[PATCH v3 1/6] ANDROID: binder: add support for RT prio inheritance.
maco at android.com
Thu Nov 16 09:18:00 UTC 2017
Thanks Peter for looking at this, more inline.
On Wed, Nov 15, 2017 at 2:01 PM, Peter Zijlstra <peterz at infradead.org> wrote:
>> + * 1) binder supports a "minimum node priority", meaning that all transactions
>> + * into a node must run at this priority at a minimum. This means that the
>> + * desired priority for handling a transaction is not necessarily equal to
>> + * the priority of the caller.
> Isn't that the same as running everything in that node (whatever that
> is) at that given prio?
Not for synchronous transactions; in that case it's max(min_node_prio,
caller_prio). One reason min_node_prio exists is that for certain
critical nodes, we don't want calls into it to run at a very low
priority, because the implementation of said calls may take locks that
are contended. I realize one possible solution to that is to use PI
mutexes in userspace, but Android doesn't support that today.
>> + * 2) binder supports asynchronous transactions, where the caller is not blocked
>> + * on transaction completion; so, it also can't be blocked on an rt_mutex.
> This is not a theoretically sound thing to do... For a system to be
> real-time it not only needs to guarantee forward progress but also have
> bounded runtime.
> Elevating another task's priority to your own and then not blocking
> effectively injects time. At the very least this time should be taking
> into consideration when doing runtime analysis of the system.
In case of asynchronous transactions, we never inherit the priority of
the caller. We run at max(default_prio, min_node_prio). For the
default node configuration, this means that we don't change priority
at all for async transactions (they all run at nice 0). But for nodes
that have a minimum priority set, we want calls into the node to run
at that priority instead.
> Also, since its async, why do we care? The original task is still making
> progress. Only at the point where we start to wait for completion does
> it make sense to boost. Otherwise you end up having to charge one task
> double time.
Yeah, so this is actually not about the caller; it's about certain
critical nodes that need to process events at a high priority. For
example, consider a node that receives sensor events using async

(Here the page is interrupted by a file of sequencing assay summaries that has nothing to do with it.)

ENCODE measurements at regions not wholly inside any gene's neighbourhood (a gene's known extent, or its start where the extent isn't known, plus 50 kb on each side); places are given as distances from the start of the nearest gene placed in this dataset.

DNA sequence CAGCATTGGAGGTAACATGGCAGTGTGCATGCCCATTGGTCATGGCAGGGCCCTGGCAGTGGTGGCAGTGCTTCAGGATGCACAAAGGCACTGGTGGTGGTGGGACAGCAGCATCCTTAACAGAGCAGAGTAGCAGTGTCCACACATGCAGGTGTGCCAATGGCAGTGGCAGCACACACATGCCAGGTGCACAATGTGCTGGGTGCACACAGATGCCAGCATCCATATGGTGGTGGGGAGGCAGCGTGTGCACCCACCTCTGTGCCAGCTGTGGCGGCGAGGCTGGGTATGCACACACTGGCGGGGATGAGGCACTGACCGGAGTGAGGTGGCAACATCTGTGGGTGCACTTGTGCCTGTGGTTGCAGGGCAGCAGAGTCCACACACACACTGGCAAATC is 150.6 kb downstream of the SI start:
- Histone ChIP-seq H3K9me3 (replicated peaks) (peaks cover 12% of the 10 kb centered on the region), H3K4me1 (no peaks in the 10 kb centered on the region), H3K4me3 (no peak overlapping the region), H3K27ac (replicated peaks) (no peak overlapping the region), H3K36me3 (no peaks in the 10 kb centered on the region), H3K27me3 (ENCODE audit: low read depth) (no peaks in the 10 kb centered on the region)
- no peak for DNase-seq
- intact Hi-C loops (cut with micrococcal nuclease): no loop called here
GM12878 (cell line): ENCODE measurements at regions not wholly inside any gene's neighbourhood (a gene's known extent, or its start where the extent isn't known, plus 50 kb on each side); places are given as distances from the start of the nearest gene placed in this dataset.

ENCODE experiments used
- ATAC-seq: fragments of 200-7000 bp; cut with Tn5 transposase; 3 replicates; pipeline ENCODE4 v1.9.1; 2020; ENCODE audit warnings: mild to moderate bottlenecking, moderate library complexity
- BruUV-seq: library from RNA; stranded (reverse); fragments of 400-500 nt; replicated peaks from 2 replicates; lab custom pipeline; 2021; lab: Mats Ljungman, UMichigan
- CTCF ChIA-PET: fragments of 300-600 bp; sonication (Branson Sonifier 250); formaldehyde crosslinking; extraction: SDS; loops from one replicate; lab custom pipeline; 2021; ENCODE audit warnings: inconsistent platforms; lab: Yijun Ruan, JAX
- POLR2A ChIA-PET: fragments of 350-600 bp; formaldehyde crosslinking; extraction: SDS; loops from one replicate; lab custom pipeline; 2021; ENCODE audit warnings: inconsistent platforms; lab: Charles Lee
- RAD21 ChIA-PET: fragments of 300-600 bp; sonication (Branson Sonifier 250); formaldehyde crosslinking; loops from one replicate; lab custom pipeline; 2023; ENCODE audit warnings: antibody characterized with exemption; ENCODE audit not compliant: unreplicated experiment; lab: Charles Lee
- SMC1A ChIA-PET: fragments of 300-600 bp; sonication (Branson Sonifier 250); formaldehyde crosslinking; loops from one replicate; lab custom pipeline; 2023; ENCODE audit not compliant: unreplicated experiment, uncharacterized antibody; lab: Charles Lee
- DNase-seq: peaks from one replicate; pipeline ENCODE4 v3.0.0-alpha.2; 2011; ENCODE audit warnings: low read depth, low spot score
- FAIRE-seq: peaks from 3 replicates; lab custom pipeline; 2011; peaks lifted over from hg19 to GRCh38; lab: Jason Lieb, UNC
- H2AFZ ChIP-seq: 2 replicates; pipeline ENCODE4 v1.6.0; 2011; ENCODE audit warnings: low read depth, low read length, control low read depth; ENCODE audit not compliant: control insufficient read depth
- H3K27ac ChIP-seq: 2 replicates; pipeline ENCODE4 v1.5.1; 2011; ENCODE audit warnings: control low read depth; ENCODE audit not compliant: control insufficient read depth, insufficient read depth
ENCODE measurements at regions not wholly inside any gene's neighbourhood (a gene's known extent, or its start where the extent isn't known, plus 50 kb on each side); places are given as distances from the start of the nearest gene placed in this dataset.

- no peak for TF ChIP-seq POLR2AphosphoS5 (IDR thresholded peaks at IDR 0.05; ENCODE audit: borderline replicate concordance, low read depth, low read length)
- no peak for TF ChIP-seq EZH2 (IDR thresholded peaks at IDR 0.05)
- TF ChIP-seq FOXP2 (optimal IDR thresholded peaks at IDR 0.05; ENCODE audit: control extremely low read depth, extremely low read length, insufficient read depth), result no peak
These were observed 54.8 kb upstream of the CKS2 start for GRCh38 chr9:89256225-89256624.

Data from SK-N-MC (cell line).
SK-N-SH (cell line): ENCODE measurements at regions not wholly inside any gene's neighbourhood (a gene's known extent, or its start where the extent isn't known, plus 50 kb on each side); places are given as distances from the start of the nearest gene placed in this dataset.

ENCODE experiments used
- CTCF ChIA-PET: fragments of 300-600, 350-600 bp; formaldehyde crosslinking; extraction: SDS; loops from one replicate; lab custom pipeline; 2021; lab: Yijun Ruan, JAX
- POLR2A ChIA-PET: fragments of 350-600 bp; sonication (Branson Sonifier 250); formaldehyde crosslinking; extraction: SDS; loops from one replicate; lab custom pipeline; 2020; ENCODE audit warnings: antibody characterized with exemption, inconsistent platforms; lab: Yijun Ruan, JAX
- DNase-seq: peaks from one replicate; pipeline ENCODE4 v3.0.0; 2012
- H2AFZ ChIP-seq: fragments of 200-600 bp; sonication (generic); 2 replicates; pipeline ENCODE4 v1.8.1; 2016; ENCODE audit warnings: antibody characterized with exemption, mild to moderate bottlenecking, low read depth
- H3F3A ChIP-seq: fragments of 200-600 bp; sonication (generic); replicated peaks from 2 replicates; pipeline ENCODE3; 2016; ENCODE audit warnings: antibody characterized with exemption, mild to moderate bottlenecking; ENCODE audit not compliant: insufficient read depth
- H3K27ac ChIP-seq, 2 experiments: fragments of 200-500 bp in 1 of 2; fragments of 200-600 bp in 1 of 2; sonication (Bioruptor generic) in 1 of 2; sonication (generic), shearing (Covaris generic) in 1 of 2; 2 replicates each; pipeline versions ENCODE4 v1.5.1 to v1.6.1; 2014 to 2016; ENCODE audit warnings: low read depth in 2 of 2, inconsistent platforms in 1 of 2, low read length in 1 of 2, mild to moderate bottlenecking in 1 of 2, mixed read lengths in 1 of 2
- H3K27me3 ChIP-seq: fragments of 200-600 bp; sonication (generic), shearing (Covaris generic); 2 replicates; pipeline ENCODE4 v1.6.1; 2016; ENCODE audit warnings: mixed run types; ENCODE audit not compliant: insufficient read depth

transactions. It's imperative that the threads handling these events
run at real-time priority from the moment they wake up. Binder's
thread model has a generic threadpool for the entire process; threads
aren't dedicated to specific nodes. So to avoid such a thread being
preempted, we need to raise its priority even before waking it up, and
the only place to do it is from the caller.
>> + * 3) similarly, there may not necessarily be a thread waiting for
>> + * transactions at the time the call is made, so we don't know who to proxy-
>> + * lock the lock for.
> Non-issue; you have the exact same problem now. Your interface takes a
> @task argument, so you have to have a @task either way around.
But in my current implementation once a thread does call in for more
work and finds the work pending, it will raise its own priority. I
don't see how this is possible with rt_mutex, because the thread is
not yet available at the moment the caller goes to sleep.
>> + * 4) binder supports nested transactions, where A can call into B, and B can
>> + * call back into A before returning a reply to the original transaction.
>> + * This means that if A is blocked on an rt_mutex B holds, B must first wake
>> + * up A to handle a new transaction, and only then can it proxy-lock and try
>> + * to acquire the new rt_mutex. This leaves a race condition where B
>> + * temporarily runs at its original priority.
> That doesn't sound like something a well formed (RT) program should do
> in the first place.
What do you mean specifically - nested transactions?
> You could play horrible games with lock ownership, but YUCK!!
>> + * 5) rt_mutex does not currently support PI for CFS tasks.
> Neither do you.. just inheriting the nice value is not correct for a WFQ
> style scheduler.
I don't think we're trying to make this fit perfectly with WFQ - we're
just trying to improve the latency on Android devices where it counts,
by telling the scheduler which threads are important. Without these
patches, we would often see binder threads receiving sensor events get
preempted in the kernel, and the delay would cause issues with things
like video stabilization, etc.
> What you're proposing is a bunch of make-work-ish hacks on a system that
> isn't designed for RT.
What parts of the system aren't designed for RT? I'm trying to
understand if it's something in the way binder currently works - eg
the use of asynchronous transactions and generic threadpools - or
something in this patchset in particular. How should we deal with
high-priority sensor events that go over binder IPC in your opinion?
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